But in the end, the Avengers don’t beat Thanos. Thanos assembles all six Infinity Stones, survives Thor’s new magic hammer, and snaps his fingers to wipe out half the life in the universe. And one by one, half the Avengers wink out of existence: Bucky, and Black Panther, and Scarlet Witch, and Spider-Man, and character after character who just moments ago seemed certain to live all dissolve into dust.

Realistically, this ending is not a fundamental destabilization of the Marvel Cinematic Universe. The Avengers are going to win in the end, because that’s the kind of story Marvel tells — it’s just the end isn’t the end of this movie. It’s the end of the next Avengers movie, which is still untitled but scheduled for a May 2019 release. And most of those characters aren’t going to stay dead, because they are at the center of multiple billion-dollar franchises. Black Panther is Marvel’s hottest new star, and there’s no way he dies after just one solo outing; ditto Spider-Man. Every viewer in the theater knows that without having to be told so.

Moreover, it’s unlikely that their momentary deaths will have any lasting emotional impact on this universe, because Marvel has consistently struggled to develop character arcs across multiple movies. As my colleague Todd VanDerWerff wrote:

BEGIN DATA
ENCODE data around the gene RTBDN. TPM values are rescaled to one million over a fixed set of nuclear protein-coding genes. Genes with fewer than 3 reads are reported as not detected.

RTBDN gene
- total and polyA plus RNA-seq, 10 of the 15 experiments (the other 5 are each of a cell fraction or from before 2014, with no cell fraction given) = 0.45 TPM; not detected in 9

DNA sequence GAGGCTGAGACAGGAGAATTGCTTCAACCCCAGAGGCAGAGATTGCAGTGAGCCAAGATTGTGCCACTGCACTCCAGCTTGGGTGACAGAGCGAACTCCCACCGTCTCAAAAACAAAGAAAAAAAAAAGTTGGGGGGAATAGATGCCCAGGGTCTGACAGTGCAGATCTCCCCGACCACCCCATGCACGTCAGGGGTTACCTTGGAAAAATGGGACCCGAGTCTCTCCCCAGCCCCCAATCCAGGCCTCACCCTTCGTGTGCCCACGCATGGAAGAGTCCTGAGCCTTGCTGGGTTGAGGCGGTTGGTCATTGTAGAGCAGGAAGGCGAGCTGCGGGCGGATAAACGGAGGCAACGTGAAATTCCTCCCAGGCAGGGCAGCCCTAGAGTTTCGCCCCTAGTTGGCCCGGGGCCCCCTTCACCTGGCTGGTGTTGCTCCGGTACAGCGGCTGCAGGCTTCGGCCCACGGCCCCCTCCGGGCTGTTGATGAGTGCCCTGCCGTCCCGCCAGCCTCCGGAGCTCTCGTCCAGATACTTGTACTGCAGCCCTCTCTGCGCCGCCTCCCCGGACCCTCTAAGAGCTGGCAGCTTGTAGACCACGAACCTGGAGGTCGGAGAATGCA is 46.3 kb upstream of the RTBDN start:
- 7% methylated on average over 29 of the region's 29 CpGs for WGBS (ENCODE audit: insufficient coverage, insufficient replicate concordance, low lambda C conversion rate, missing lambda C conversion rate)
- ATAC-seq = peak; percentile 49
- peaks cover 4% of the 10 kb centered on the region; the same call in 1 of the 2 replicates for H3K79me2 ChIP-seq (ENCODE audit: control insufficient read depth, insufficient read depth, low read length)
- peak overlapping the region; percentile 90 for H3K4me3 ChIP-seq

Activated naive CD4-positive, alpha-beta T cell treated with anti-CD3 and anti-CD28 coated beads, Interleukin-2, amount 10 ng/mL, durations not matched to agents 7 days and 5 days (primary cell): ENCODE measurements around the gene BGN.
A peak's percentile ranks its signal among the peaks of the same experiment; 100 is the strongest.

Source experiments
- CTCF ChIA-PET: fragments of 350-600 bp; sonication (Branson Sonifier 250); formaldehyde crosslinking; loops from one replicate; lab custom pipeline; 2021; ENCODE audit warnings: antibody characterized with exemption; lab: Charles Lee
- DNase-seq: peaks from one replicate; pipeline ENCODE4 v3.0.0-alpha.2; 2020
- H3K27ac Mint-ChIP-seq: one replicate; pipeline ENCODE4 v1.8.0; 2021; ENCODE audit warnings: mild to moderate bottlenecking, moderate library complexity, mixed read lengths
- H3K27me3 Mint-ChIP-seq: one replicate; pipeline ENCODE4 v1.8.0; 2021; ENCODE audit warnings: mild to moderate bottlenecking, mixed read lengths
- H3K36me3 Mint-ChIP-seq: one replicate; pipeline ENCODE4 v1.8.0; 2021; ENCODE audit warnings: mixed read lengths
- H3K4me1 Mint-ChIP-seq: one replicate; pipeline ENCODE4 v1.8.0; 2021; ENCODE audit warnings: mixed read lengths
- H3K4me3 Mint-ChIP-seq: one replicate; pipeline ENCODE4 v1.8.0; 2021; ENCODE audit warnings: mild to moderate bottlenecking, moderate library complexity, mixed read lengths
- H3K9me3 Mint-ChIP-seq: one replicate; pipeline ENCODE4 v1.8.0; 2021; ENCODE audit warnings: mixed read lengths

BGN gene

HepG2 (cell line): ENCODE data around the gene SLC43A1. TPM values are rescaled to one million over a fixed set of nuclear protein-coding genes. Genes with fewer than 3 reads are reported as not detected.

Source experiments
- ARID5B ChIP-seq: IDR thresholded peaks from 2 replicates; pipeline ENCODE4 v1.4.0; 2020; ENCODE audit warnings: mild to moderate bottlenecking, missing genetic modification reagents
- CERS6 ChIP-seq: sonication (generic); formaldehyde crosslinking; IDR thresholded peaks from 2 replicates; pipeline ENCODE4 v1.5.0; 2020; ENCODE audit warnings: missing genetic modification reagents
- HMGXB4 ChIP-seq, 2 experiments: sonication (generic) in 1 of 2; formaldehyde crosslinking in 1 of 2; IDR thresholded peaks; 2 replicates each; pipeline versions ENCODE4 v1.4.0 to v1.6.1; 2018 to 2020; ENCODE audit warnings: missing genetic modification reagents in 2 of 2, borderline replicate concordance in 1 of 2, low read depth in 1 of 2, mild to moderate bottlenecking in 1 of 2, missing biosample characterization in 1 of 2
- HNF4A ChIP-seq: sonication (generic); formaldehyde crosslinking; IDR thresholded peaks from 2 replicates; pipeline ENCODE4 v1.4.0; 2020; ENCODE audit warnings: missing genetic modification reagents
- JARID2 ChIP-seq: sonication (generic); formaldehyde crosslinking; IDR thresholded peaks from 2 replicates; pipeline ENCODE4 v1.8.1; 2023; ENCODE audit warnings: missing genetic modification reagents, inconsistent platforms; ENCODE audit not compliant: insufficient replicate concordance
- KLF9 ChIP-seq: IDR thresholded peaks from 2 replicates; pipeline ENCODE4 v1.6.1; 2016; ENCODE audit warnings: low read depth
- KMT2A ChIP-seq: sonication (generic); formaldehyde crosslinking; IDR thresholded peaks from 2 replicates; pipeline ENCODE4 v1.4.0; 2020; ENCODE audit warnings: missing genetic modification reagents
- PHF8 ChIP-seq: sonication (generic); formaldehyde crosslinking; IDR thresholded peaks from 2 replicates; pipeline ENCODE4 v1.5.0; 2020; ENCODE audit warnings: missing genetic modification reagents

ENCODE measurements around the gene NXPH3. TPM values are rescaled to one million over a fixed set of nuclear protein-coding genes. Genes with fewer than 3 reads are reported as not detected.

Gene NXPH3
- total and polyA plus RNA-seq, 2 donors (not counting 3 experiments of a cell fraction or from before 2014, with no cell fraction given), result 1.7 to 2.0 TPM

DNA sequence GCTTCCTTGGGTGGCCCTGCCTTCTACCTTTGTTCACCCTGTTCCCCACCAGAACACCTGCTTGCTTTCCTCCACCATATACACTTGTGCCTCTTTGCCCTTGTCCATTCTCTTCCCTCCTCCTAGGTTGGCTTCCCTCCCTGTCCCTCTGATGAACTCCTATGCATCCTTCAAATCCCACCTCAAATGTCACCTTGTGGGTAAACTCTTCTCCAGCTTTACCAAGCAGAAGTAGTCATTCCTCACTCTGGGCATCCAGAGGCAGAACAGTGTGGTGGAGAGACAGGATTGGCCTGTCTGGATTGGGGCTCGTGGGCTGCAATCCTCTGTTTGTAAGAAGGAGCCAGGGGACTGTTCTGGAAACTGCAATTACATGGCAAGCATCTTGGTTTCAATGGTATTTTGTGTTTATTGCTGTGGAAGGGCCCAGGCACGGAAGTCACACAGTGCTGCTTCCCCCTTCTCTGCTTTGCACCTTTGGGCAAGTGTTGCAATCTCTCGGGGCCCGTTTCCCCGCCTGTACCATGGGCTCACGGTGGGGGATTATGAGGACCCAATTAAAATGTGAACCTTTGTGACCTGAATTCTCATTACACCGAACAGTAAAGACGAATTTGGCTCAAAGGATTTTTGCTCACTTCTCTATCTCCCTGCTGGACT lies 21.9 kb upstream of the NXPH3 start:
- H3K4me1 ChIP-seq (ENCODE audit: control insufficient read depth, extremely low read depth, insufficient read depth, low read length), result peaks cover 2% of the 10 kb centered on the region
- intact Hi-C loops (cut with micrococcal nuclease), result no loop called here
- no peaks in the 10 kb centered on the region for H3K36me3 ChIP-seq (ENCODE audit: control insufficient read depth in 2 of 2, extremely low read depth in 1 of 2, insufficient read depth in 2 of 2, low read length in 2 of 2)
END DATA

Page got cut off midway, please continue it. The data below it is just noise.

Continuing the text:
Most of the experience we have with the Marvel Universe — at least in the macro sense — is that these story events will cause superficial shake-ups to the status quo that don’t necessarily result in major changes to how the company does business. … What happens in Infinity War should cause massive trauma in the few characters who survive, and I’m simply not convinced Marvel Studios knows how to paint with that particular brush.

But despite all the reasons it really should not work, the film’s final sequence stayed with me long after the fuzzy knowledge of what exactly each Infinity Stone does and the confusion over why Tessa Thompson wasn’t in this movie had faded away. (There is no good reason for Tessa Thompson not to be there.) The image of all those iconic, beloved characters dissolving into nothingness, the sparseness of the soundtrack behind them: It was an unforgettably arresting moment, and by and large, audiences have indeed been arrested by it.